The legal drinking age in this country is 21, but over five thousand people under 21 die from alcohol every year.
For Alcohol Prevention Month we’re focusing on the dangers of drinking and driving. Alarmingly, in 2019 there were 10,142 deaths from drunk driving accidents (U.S. Department of Transportation). When you get behind the wheel after having a drink, you’re not only endangering yourself, you’re putting others at risk, too.
How Much Alcohol Is Too Much?
According to the NHTSA, the smallest blood alcohol concentration (BAC) can be hazardous.
- While a BAC of .02 and .05 is legal, it can still cause you to feel lightheaded, lowered alertness, small-muscle control loss, and a release of inhibitions.
- A BAC of .08 results in impaired memory, reasoning, and self-control, difficulty to detect danger, and poor muscle coordination.
- Finally, A BAC of .10 or higher yields poor coordination, slurred speech, vomiting, loss of balance, and far less reaction time and control.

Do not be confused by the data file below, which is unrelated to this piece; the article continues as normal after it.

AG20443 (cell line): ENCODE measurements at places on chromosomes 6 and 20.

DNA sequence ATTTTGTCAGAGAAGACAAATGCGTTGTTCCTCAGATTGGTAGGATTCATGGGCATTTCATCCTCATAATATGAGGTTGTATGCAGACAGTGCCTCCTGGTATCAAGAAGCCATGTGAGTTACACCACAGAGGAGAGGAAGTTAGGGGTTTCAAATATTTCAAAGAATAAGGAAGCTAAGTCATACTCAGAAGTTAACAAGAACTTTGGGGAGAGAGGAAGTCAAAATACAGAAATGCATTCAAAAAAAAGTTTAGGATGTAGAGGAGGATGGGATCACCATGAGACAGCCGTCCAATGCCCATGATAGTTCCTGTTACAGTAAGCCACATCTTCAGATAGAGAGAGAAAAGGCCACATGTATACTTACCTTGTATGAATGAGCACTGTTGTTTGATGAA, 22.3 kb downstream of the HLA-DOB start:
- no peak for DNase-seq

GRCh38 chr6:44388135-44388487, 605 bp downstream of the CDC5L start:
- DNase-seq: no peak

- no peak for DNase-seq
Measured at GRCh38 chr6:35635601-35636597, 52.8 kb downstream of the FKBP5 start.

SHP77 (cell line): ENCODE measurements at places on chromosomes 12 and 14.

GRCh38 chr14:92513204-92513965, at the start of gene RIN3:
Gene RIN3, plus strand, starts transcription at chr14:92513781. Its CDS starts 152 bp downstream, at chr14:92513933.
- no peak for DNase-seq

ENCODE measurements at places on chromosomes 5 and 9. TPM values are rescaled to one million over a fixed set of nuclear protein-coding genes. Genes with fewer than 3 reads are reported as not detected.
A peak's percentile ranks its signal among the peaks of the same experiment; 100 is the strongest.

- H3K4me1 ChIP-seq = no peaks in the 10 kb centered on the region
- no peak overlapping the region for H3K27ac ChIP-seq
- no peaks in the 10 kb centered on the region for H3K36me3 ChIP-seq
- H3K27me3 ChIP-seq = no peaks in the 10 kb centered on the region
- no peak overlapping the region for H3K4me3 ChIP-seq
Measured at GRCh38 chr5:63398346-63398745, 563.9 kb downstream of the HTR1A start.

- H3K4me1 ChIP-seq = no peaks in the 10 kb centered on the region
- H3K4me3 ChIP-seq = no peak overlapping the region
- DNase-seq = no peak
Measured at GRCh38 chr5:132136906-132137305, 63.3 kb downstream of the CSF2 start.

All of these impairments affect your driving. From a decline in visibility to delayed reactions to complete loss of control, drinking and driving is never a safe combination.
- Have a safe way home from a party or night out.
- Do not allow others who have been drinking to get behind the wheel.
- Have a designated driver before you head out for a night of drinking.
- Always wear your seatbelt.
- If you are underage, do not drink. If you are an adult, do not provide alcohol to minors.
For more information on underage drinking and alcohol prevention, visit the Tuscarawas County Anti-Drug Coalition at https://adctusc.org/committees/alcohol/. Please visit www.tchdnow.org or find them on Facebook for more information about the Tuscarawas County Health Department and their services.